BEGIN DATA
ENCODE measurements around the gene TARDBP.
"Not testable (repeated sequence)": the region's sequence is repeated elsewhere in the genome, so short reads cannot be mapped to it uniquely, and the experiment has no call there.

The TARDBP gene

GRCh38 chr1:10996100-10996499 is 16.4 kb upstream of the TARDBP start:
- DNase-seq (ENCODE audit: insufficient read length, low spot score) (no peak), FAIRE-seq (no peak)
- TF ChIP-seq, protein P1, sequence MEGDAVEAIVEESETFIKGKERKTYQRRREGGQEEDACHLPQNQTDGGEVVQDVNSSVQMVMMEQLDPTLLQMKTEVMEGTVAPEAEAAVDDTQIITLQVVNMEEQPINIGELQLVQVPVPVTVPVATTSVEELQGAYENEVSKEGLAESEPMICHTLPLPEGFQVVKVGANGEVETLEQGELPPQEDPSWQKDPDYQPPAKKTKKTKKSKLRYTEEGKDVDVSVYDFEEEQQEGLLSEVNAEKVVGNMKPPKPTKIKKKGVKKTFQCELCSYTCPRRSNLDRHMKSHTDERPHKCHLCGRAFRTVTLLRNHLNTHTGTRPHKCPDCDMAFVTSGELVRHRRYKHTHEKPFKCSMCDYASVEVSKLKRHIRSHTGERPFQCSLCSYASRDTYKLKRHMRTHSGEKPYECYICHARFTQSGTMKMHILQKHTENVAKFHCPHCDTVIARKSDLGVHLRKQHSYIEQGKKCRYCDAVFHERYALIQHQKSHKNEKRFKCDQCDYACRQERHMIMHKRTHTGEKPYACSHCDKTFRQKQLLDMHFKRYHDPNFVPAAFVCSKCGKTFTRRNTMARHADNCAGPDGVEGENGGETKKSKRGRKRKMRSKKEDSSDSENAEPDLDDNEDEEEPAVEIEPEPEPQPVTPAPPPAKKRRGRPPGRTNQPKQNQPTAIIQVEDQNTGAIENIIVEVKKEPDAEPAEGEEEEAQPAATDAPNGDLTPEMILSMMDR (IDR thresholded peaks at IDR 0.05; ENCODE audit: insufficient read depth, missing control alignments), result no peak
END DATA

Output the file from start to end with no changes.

ENCODE measurements around the gene TARDBP.
"Not testable (repeated sequence)": the region's sequence is repeated elsewhere in the genome, so short reads cannot be mapped to it uniquely, and the experiment has no call there.

The TARDBP gene

GRCh38 chr1:10996100-10996499 is 16.4 kb upstream of the TARDBP start:
- DNase-seq (ENCODE audit: insufficient read length, low spot score) (no peak), FAIRE-seq (no peak)
- TF ChIP-seq, protein P1, sequence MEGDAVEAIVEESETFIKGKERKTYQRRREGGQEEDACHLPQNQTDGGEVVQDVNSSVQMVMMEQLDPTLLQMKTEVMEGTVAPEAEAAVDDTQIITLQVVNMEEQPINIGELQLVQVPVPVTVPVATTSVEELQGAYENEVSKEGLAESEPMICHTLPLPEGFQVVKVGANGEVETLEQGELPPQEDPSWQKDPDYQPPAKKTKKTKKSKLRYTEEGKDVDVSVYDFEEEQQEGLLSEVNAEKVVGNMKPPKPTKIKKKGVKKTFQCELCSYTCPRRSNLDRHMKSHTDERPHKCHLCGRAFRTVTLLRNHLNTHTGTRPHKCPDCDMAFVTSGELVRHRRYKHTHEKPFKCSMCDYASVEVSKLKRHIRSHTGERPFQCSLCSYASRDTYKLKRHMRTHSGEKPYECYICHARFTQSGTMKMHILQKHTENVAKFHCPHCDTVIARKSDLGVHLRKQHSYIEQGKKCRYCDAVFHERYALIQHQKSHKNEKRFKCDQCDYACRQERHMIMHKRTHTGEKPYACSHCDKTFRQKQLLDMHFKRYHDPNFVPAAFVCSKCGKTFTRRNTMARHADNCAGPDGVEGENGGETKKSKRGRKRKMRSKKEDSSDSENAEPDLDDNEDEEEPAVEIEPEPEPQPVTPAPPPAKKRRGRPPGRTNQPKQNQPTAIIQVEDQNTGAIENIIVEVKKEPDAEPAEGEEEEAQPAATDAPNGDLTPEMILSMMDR (IDR thresholded peaks at IDR 0.05; ENCODE audit: insufficient read depth, missing control alignments), result no peak